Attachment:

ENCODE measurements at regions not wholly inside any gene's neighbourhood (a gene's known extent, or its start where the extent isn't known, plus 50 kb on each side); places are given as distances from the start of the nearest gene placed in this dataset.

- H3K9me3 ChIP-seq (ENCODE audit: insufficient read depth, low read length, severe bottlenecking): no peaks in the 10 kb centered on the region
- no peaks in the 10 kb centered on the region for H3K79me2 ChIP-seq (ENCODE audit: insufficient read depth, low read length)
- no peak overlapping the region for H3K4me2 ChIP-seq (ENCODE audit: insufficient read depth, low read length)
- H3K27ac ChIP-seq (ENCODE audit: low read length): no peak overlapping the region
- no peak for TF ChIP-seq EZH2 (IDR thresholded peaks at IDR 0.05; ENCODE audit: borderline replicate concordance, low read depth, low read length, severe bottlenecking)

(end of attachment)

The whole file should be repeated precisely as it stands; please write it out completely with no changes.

ENCODE measurements at regions not wholly inside any gene's neighbourhood (a gene's known extent, or its start where the extent isn't known, plus 50 kb on each side); places are given as distances from the start of the nearest gene placed in this dataset.

- H3K9me3 ChIP-seq (ENCODE audit: insufficient read depth, low read length, severe bottlenecking): no peaks in the 10 kb centered on the region
- no peaks in the 10 kb centered on the region for H3K79me2 ChIP-seq (ENCODE audit: insufficient read depth, low read length)
- no peak overlapping the region for H3K4me2 ChIP-seq (ENCODE audit: insufficient read depth, low read length)
- H3K27ac ChIP-seq (ENCODE audit: low read length): no peak overlapping the region
- no peak for TF ChIP-seq EZH2 (IDR thresholded peaks at IDR 0.05; ENCODE audit: borderline replicate concordance, low read depth, low read length, severe bottlenecking)